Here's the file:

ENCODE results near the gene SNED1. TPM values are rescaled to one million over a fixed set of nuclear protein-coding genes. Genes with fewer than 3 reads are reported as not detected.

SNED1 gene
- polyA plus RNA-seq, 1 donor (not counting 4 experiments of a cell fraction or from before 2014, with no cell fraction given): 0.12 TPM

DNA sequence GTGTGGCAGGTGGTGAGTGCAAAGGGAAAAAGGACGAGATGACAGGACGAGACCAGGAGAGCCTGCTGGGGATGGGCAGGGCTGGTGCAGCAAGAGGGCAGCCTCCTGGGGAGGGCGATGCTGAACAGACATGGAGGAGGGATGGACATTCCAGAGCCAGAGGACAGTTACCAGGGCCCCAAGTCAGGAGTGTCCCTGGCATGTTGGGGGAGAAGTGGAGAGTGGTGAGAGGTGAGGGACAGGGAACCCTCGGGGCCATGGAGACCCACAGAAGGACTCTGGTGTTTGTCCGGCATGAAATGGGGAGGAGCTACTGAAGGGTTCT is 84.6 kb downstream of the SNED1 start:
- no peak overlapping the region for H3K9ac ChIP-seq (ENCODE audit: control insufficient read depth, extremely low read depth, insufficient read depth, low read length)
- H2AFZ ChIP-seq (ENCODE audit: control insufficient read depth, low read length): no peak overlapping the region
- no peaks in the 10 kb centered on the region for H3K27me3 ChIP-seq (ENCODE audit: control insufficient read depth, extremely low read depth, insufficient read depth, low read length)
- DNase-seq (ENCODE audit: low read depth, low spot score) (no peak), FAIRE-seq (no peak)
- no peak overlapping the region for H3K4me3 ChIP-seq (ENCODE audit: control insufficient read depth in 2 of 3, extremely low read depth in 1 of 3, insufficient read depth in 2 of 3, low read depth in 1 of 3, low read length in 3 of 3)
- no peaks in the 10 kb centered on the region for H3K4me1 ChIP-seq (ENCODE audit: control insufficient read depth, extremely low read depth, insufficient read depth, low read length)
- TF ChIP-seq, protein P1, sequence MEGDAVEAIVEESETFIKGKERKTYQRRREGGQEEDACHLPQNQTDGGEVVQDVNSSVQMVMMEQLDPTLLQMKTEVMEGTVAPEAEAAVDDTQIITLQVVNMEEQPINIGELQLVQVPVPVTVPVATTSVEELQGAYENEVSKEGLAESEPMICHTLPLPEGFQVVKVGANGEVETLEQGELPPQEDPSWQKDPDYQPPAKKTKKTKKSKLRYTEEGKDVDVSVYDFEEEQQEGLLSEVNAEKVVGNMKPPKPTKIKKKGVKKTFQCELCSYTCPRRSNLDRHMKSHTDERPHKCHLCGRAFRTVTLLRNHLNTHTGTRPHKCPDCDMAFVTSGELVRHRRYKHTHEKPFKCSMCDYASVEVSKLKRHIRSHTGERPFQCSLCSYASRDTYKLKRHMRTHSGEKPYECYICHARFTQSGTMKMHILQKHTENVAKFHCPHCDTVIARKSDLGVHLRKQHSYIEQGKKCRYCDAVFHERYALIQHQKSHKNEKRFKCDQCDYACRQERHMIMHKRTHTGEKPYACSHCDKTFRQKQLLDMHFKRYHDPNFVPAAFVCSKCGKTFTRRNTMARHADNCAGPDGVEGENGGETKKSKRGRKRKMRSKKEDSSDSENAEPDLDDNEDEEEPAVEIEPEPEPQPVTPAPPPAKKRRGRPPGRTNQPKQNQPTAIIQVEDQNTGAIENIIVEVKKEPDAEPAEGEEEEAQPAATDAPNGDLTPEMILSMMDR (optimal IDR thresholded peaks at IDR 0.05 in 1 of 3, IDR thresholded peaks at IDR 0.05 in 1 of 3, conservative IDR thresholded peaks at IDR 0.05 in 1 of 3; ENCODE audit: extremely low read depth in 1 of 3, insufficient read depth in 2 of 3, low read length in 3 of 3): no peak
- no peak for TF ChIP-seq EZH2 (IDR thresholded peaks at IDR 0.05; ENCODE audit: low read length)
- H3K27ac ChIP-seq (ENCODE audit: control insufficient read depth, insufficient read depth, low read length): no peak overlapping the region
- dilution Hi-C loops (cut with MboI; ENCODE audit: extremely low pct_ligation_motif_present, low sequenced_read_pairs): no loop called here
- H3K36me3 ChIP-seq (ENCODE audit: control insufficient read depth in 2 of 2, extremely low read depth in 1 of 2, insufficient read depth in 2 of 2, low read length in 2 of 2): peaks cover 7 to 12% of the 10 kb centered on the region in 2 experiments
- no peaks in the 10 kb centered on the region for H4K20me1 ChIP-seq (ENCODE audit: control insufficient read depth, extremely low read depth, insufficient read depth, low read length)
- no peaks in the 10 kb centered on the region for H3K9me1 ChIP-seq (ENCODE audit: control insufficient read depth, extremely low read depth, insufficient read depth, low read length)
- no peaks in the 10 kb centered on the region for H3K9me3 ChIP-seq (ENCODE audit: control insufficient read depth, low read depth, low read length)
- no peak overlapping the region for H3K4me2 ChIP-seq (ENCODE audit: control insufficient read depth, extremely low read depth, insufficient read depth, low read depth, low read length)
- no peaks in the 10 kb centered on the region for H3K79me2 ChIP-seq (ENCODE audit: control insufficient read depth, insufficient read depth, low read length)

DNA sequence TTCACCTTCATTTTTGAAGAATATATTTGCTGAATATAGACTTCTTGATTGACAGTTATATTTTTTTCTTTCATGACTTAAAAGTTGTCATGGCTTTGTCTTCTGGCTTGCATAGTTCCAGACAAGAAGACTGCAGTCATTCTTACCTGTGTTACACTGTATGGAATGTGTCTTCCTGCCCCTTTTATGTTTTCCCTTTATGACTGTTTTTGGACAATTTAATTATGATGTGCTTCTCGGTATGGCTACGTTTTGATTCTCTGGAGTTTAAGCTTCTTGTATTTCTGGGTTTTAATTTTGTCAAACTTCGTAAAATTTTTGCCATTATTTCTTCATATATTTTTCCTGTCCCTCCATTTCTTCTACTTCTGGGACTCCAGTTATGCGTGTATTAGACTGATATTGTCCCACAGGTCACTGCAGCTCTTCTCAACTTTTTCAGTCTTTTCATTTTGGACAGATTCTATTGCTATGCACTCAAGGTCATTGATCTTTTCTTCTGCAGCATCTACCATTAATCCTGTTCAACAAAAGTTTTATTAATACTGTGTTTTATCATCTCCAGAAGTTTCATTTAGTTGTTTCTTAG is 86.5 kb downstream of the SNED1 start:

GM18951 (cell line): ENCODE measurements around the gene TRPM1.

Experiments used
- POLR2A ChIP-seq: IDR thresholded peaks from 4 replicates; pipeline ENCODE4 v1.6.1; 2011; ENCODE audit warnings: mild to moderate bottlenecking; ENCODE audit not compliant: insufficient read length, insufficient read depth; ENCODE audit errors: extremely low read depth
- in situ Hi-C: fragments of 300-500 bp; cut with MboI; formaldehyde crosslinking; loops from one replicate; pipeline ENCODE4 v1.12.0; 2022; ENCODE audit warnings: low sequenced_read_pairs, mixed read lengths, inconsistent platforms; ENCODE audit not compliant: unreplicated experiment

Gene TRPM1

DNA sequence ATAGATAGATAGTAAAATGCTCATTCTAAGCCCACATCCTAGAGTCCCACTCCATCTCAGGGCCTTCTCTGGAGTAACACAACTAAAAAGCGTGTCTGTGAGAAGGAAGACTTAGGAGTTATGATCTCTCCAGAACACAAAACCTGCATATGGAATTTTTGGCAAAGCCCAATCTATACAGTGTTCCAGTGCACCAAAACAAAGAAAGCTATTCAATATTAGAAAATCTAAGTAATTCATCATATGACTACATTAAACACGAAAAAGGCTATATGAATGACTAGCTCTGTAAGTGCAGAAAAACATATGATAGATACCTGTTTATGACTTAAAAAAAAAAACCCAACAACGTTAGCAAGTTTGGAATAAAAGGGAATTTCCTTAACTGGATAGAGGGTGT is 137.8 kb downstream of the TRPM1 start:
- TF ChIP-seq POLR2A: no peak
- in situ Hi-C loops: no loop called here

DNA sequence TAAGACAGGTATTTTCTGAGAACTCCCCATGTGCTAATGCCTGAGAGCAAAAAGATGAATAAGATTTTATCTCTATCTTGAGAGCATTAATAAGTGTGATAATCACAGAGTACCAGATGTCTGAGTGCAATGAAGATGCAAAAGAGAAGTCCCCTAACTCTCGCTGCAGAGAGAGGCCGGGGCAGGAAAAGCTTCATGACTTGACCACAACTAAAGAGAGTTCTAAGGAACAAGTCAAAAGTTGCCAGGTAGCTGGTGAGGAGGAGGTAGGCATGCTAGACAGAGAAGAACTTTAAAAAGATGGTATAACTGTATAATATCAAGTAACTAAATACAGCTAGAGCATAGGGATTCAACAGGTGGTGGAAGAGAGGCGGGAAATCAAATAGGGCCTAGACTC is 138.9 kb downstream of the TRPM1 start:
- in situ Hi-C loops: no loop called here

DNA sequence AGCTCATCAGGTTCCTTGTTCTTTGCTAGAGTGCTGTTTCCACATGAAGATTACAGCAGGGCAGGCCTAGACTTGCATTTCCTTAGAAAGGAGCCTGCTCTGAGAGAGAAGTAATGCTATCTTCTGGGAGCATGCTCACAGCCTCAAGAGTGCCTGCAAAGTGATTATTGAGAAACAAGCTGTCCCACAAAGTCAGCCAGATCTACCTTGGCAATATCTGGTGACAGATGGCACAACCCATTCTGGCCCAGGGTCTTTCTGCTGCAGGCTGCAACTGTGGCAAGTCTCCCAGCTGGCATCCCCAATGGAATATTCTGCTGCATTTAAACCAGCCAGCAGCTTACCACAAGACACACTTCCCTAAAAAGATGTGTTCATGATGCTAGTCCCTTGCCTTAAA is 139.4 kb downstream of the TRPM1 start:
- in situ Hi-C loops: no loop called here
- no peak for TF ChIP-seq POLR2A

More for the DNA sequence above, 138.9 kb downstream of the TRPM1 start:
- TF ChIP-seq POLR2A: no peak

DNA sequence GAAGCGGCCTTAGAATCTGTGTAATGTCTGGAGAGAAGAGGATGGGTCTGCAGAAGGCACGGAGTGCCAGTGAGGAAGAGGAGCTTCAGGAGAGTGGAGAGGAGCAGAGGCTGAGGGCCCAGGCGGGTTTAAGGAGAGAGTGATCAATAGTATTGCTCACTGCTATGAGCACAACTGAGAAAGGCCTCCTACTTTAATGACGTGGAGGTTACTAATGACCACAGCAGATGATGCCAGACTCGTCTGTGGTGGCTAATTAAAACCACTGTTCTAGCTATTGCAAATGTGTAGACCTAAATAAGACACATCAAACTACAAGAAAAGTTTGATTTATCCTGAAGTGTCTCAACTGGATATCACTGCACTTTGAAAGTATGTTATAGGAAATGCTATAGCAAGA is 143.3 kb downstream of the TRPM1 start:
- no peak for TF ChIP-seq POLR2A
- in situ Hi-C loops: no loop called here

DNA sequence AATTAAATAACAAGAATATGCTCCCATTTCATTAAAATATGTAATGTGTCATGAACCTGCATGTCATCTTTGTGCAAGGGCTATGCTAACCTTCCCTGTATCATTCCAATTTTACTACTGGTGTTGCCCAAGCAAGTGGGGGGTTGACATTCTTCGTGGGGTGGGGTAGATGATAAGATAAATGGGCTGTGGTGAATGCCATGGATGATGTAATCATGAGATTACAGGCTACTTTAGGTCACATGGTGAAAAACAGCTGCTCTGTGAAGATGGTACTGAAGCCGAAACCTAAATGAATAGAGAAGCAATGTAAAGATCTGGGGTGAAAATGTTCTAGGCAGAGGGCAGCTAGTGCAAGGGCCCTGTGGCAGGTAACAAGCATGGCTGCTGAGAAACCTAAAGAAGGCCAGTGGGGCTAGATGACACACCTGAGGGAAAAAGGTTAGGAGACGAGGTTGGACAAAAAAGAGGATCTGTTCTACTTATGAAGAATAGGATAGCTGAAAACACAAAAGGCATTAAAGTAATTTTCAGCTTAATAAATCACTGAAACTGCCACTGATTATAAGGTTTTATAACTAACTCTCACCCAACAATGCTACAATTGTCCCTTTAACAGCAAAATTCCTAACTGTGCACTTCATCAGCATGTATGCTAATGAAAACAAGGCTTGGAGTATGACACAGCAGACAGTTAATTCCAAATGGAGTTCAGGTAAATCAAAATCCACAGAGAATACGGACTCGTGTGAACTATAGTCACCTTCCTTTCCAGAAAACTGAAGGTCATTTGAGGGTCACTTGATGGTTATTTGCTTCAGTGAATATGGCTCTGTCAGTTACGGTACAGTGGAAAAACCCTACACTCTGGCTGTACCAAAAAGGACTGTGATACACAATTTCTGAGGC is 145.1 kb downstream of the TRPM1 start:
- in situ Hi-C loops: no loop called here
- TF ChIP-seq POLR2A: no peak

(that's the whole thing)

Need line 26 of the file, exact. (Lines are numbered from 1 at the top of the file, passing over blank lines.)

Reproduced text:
Gene TRPM1